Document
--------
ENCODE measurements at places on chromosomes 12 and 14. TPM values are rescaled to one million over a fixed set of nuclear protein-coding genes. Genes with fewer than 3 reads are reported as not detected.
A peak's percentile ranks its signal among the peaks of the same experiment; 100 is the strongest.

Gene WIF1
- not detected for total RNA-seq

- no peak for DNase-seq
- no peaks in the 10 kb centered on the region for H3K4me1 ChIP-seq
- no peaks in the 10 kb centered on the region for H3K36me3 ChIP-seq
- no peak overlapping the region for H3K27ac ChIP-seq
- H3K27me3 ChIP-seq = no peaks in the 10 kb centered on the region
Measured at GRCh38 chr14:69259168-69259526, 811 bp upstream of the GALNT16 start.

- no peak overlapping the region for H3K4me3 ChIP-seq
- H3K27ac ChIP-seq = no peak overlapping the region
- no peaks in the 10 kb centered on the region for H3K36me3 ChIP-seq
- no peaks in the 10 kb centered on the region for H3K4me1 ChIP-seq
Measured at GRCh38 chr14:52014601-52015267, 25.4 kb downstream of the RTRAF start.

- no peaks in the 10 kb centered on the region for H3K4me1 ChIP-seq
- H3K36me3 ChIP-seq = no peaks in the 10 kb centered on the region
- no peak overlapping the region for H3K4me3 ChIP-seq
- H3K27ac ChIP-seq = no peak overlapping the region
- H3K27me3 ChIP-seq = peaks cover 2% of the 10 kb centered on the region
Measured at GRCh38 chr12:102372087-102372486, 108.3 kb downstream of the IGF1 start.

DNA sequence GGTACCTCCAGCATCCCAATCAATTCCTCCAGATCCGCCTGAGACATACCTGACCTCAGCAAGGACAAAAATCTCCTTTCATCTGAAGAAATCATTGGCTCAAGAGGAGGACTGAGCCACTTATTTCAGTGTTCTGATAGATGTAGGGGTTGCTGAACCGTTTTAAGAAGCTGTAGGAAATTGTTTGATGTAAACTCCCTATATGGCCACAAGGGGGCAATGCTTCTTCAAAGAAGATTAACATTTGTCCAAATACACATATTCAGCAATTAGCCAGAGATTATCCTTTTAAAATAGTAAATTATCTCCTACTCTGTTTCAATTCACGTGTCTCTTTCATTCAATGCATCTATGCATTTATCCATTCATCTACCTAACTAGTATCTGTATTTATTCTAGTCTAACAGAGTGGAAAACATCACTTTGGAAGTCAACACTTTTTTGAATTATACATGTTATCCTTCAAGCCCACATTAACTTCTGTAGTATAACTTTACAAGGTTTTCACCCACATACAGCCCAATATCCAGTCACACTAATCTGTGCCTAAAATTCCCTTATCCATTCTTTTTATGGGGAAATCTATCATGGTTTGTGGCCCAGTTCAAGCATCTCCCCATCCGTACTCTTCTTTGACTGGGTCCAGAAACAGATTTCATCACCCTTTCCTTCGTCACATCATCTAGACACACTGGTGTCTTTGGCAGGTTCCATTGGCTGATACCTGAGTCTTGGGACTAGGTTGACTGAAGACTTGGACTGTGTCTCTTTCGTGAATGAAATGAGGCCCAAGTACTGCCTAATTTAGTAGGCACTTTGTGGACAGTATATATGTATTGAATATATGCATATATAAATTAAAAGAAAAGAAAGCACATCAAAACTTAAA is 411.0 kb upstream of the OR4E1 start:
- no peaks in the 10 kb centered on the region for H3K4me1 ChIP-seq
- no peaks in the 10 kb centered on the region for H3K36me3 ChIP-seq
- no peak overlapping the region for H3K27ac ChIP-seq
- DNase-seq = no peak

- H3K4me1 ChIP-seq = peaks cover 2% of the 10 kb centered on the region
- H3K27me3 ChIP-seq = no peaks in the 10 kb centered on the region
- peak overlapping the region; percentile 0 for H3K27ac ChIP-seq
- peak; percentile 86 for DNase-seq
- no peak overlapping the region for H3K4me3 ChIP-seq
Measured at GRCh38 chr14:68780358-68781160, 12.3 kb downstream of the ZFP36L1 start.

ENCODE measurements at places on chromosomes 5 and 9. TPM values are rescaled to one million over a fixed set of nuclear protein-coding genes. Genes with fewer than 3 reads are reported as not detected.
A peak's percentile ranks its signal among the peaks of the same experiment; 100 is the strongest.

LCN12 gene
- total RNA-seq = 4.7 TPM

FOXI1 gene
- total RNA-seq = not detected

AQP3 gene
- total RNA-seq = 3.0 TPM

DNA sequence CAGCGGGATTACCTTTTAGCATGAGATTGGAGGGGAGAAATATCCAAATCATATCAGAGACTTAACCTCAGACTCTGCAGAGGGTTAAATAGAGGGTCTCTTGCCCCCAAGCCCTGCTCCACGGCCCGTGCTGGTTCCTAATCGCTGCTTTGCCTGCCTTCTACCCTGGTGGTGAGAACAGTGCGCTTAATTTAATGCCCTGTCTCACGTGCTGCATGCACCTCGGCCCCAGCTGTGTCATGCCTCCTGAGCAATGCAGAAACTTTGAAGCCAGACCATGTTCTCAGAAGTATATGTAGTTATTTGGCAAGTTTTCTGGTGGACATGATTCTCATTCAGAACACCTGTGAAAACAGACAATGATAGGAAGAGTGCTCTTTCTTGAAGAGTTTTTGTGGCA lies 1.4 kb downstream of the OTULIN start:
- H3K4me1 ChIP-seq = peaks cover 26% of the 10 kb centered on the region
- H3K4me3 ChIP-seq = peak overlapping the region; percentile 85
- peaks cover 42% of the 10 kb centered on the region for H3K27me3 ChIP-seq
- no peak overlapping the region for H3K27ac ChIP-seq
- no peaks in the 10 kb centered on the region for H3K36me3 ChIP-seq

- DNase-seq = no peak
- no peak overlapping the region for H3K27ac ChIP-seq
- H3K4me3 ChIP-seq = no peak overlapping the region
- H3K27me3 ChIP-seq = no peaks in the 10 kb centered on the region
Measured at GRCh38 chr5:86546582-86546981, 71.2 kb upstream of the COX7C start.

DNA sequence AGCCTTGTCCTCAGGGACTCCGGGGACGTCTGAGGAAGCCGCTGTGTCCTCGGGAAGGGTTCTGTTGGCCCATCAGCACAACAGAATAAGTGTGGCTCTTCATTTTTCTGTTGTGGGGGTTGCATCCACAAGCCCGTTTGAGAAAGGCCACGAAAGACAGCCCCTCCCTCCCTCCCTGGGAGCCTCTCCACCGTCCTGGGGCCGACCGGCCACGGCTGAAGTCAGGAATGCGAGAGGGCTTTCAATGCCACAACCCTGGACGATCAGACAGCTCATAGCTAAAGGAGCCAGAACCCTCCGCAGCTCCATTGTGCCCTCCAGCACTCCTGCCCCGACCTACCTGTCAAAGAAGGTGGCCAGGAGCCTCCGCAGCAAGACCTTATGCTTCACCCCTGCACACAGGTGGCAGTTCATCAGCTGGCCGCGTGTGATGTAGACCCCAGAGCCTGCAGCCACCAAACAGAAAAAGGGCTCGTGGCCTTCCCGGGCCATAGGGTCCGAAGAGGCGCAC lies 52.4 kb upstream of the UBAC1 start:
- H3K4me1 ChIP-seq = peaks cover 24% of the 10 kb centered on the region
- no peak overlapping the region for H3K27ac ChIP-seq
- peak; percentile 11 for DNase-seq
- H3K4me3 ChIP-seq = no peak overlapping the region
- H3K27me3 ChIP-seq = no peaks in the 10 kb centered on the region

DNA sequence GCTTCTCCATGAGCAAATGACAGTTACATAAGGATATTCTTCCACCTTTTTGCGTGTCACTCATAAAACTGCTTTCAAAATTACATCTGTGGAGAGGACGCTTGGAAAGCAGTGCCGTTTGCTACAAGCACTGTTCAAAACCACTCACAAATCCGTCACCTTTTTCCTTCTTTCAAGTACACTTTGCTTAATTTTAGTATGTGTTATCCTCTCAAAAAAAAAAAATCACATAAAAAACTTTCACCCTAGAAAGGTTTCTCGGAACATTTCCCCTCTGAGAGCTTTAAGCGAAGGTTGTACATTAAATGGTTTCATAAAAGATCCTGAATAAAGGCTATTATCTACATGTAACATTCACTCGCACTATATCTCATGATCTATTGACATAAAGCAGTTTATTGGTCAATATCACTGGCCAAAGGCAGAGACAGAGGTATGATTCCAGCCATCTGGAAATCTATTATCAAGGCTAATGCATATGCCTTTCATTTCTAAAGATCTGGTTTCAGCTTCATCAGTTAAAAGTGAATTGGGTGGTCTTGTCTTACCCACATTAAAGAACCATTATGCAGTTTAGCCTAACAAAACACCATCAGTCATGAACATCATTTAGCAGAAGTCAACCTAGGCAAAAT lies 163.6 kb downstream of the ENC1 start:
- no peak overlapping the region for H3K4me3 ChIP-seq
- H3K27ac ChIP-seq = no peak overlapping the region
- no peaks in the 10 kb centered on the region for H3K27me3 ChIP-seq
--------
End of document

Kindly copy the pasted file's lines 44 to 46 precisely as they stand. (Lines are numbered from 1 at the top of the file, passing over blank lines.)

- peaks cover 42% of the 10 kb centered on the region for H3K27me3 ChIP-seq
- no peak overlapping the region for H3K27ac ChIP-seq
- no peaks in the 10 kb centered on the region for H3K36me3 ChIP-seq